Caroline Taggart was born in London of Scottish parents, spent most of her childhood in New Zealand and went to university in Sheffield. Confused for some time, she now thinks of herself as a Londoner, but continues to change allegiance whenever it suits her, particularly during the rugby season. Having worked in publishing for 11 years, she gave up a perfectly respectable job to become a freelance editor in 1989. Since then she has worked bizarre hours, gone out to lunch a lot and indulged her lifelong dislike of getting up in the morning.
Dr Kazuo Tamayama is secretary of the Japan-British Society, is actively involved in the reconciliation of the Japanese and British peoples, and was awarded an honorary MBE in 1998.
John Nunneley fought the Japanese in Burma, and was wounded in 1944. He is chairman of the Burma Campaign Fellowship Group, which exists to promote British-Japanese friendship.
Born and brought up in Scotland, Reay Tannahill would have liked to have gone either to art or drama school but fell victim to the traditional Scottish passion for formal education and found herself instead at the University of Glasgow, from where she emerged with an MA in history and a postgraduate certificate in social sciences.After a varied career - as a probation officer, advertising copy-writer, newspaper reporter, historical researcher and graphic designer - she was asked by the folio society to write a short illustrated study of Regency England. This allowed her to combine her interests in art and history and was followed by PARIS IN THE REVOLUTION, THE FINE ART OF FOOD, FOOD IN HISTORY and SEX IN HISTORY. Having spent twelve years researching and writing these last two books (translated into eleven languages), Reay Tannahill felt that a change was called for and embarked on her first historical novel, A DARK AND DISTANT SHORE, which was an instant bestseller. Her following historical novels were all critically acclaimed and included PASSING GLORY, winner of the Romantic Novel of the Year Award.
June Tate was born in Southampton. After leaving school she became a hairdresser and spent several years working on cruise ships, first on the Queen Mary and then on the Mauritania, meeting many Hollywood film stars and VIPs on her travels. After her marriage to an airline pilot, she lived in Sussex and Hampshire before moving to Estoril in Portugal. June, who has two adult daughters, now lives in Sussex.
D. J. Taylor is a writer and critic. His collection of short stories, After Bathing at Baxter's was published in 1997 and he is the author of six novels: Great Eastern Land (1986); Real Life (1992); English Settlement (1996); Trespass (1998), a satire of 1970s England; The Comedy Man (2001), the story of one half of a comedy duo; and Kept: A Victorian Mystery (2006). Several of his books are set in his home city of Norwich.His books of non-fiction include Afer the War: The Novel and England Since 1945 (1993); A Vain Conceit: British fiction in the 1980s (1989), a critical look at the quality of fiction-writing in Britain; and most recently, Bright Young People: The Rise and Fall of a Generation 1918-1940. He is also well-known for his biographies: Thackeray (1999); and Orwell: The Life, published in 2003 to coincide with the centenary of Orwell's birth. This book won the 2003 Whitbread Biography Award.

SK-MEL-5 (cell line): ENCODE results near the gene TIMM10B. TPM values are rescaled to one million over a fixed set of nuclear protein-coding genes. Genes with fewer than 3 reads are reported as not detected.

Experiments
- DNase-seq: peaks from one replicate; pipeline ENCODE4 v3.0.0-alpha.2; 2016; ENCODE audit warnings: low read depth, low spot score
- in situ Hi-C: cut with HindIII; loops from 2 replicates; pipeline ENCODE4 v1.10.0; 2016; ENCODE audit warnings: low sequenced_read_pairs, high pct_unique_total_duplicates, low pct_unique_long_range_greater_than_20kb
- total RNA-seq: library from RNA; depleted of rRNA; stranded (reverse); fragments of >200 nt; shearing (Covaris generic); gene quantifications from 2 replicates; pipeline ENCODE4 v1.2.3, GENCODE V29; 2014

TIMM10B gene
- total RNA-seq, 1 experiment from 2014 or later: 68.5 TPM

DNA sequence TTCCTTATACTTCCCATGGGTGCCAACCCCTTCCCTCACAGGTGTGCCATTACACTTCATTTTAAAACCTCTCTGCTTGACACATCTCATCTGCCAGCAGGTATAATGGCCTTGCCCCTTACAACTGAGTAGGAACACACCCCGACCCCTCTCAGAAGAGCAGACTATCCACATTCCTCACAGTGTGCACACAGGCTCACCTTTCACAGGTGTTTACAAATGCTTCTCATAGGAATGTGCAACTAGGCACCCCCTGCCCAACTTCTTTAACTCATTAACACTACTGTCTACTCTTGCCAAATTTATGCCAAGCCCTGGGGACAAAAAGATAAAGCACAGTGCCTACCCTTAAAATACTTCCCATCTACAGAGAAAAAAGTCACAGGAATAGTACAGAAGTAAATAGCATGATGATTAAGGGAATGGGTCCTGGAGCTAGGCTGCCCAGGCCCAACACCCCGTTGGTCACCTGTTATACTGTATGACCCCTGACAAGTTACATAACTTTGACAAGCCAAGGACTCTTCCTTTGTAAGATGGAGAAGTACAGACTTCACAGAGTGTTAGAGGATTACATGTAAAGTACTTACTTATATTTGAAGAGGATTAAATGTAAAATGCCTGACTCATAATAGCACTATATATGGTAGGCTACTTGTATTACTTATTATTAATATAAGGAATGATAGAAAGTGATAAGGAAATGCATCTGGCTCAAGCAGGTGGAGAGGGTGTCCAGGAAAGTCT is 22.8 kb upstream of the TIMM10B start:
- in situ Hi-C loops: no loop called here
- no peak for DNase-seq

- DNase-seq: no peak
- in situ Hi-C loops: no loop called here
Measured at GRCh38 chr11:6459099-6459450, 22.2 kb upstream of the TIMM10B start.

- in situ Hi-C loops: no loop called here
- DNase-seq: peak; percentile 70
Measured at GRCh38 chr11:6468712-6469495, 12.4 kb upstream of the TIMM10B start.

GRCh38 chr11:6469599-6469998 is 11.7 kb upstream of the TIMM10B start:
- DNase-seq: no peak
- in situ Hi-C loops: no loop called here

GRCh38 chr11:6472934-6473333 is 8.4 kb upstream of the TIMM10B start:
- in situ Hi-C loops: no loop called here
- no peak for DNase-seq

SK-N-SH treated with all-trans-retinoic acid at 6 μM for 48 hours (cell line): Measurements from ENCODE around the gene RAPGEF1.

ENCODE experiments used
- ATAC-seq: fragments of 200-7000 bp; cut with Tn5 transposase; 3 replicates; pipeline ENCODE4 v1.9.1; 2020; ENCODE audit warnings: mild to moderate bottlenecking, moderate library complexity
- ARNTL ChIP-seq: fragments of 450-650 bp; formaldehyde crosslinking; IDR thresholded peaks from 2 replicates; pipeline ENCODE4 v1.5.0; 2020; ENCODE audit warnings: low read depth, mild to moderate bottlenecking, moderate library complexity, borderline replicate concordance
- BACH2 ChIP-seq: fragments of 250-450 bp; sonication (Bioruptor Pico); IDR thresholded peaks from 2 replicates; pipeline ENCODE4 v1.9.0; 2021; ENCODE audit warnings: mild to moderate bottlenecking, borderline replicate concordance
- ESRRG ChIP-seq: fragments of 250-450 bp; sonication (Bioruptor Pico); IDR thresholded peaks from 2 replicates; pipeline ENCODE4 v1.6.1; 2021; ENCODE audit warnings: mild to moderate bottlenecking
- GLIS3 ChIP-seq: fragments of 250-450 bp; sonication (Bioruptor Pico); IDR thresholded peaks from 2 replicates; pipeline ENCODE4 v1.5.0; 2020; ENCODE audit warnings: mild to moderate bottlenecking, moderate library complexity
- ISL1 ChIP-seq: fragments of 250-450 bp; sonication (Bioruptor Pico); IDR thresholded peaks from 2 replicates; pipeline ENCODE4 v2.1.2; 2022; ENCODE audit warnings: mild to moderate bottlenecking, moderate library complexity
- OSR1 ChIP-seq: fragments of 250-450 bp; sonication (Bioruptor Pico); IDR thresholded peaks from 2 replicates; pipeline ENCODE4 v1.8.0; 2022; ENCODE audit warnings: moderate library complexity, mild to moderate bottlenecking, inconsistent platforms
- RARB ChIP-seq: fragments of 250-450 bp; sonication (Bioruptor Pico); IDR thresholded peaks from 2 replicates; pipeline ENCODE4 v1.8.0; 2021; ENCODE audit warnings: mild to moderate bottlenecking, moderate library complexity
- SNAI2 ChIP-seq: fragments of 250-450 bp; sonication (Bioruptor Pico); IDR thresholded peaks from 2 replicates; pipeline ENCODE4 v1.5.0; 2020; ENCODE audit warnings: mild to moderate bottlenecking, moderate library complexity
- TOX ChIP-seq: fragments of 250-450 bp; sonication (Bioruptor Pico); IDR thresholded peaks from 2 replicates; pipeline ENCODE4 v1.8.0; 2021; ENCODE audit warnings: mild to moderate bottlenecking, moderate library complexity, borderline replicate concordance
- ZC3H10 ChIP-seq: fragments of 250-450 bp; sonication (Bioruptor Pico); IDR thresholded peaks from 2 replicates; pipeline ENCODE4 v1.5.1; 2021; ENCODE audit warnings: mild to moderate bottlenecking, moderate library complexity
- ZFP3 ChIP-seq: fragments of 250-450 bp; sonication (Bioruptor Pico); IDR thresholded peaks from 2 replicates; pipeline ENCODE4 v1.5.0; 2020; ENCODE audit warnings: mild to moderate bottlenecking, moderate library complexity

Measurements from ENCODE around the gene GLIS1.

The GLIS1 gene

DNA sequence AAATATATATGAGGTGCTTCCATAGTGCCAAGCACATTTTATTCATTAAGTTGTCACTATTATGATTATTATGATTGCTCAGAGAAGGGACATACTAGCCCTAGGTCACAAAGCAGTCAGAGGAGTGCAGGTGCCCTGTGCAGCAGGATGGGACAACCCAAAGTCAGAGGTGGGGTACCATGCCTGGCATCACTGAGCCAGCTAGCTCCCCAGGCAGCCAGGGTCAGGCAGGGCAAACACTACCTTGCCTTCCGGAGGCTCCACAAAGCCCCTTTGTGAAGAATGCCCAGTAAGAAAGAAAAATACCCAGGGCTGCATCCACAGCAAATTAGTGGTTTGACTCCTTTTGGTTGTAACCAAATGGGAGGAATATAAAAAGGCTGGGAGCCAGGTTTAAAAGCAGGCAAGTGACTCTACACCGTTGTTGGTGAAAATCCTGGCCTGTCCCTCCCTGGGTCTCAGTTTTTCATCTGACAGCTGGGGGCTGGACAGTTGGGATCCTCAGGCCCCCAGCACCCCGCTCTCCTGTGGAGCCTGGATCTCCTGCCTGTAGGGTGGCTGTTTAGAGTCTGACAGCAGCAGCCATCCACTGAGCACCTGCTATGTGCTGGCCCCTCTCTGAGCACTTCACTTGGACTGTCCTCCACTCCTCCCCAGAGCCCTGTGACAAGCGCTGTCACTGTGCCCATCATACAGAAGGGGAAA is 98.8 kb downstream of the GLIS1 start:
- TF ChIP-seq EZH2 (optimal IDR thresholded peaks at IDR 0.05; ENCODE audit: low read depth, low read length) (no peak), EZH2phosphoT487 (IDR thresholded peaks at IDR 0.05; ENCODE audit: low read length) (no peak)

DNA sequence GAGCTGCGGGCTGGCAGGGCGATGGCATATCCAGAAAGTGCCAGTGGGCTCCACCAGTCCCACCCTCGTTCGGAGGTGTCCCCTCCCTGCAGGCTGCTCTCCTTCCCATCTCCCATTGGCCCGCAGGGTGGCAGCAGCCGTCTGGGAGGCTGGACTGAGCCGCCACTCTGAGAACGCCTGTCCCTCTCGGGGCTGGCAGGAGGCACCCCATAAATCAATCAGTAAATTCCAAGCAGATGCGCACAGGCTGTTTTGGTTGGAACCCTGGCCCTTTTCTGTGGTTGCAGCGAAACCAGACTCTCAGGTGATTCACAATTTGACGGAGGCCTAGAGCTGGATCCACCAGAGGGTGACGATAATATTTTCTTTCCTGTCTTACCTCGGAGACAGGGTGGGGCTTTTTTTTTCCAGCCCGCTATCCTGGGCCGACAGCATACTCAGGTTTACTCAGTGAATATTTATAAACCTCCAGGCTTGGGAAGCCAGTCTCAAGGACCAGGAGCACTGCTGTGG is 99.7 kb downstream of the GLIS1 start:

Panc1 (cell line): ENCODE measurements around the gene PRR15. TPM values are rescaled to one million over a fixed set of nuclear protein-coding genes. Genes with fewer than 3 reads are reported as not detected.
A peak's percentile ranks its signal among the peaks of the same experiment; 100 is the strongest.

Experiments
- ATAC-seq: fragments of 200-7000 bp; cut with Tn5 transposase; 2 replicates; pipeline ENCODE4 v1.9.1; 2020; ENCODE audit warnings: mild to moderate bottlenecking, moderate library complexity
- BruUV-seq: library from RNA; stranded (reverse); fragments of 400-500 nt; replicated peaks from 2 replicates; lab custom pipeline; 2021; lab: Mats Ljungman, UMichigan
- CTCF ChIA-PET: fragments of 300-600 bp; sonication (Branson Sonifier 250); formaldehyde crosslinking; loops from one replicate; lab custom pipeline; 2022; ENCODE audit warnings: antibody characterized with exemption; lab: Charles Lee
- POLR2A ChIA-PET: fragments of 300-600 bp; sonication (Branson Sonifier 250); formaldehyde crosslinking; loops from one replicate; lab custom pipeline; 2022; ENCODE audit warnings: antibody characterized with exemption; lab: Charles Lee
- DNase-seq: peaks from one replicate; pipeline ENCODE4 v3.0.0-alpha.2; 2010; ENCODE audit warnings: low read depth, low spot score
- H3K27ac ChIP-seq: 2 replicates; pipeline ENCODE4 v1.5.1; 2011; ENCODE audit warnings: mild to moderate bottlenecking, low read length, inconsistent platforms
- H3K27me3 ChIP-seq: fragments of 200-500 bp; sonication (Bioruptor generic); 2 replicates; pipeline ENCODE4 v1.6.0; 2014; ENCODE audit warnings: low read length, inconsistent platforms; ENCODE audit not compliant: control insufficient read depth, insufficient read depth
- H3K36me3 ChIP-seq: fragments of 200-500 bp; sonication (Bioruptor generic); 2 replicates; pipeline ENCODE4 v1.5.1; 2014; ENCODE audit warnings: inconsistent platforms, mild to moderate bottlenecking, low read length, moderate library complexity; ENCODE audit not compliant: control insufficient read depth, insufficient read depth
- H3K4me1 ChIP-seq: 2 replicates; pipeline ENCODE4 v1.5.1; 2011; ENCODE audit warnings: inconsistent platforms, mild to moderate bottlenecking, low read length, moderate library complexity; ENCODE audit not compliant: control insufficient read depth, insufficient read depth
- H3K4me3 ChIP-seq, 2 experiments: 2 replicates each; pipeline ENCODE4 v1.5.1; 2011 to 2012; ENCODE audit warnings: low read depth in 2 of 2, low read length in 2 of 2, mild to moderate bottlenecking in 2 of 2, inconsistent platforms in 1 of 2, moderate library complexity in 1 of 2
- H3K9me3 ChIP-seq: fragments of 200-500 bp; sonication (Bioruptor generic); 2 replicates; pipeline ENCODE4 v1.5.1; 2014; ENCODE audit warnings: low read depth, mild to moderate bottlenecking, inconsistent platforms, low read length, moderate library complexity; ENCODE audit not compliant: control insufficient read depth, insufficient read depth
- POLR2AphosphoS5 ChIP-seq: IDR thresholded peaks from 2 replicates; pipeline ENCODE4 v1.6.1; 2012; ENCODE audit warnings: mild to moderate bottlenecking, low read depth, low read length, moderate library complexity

Oliver Tearle is a lecturer in English at Loughborough University and the founder of the popular blog Interesting Literature: A Library of Literary Interestingness. He is the author of two academic books, Bewilderments of Vision: Hallucination and Literature, 1880-1914 and T. E. Hulme and Modernism, as well as the co-editor of Crrritic!. His proudest achievement is coining the word 'bibliosmia' to describe the smell of old books, although his suggested neologism for writer's block, 'colygraphia', is yet to take the world by storm.
Jennifer Teege has worked in advertising since 1999 and lives in Germany with her husband and two sons. In her twenties, she studied for four years in Israel, where she learned fluent Hebrew. A mixed-race woman raised by adoptive German parents, she was appalled to discover her biological family's Nazi history. Her compelling true story is stranger than fiction.
Kevin Telfer is the author of three books including The Remarkable Story of Great Ormond Street Hospital (2008), where he first found out about J. M. Barrie and the Allahakbarries due to Barrie's fascinating connection with the hospital. He has written for the Guardian, the Sunday Times and The Idler.He was rather more athletic than Barrie as a childhood cricketer but still never managed a score of more than 12 in a competitive match and last played when he was seventeen years old. Nonetheless, he has a lifelong love of listening to cricket on the radio.
Johan Tell is a freelance writer and former editor of the travel magazine Vagabond. He has written several award-winning books and has also helped other adventurous travellers to tell their stories. Tell is a lecturer, mainly in the environmental field - and, above all, a cycling enthusiast.